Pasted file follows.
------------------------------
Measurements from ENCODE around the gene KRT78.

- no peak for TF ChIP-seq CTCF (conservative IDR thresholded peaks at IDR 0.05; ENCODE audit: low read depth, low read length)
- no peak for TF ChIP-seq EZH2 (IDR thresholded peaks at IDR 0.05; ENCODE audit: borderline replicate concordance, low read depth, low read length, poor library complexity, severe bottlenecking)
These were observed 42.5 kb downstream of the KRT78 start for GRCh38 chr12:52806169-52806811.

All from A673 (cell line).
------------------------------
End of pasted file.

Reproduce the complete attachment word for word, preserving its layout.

Measurements from ENCODE around the gene KRT78.

- no peak for TF ChIP-seq CTCF (conservative IDR thresholded peaks at IDR 0.05; ENCODE audit: low read depth, low read length)
- no peak for TF ChIP-seq EZH2 (IDR thresholded peaks at IDR 0.05; ENCODE audit: borderline replicate concordance, low read depth, low read length, poor library complexity, severe bottlenecking)
These were observed 42.5 kb downstream of the KRT78 start for GRCh38 chr12:52806169-52806811.

All from A673 (cell line).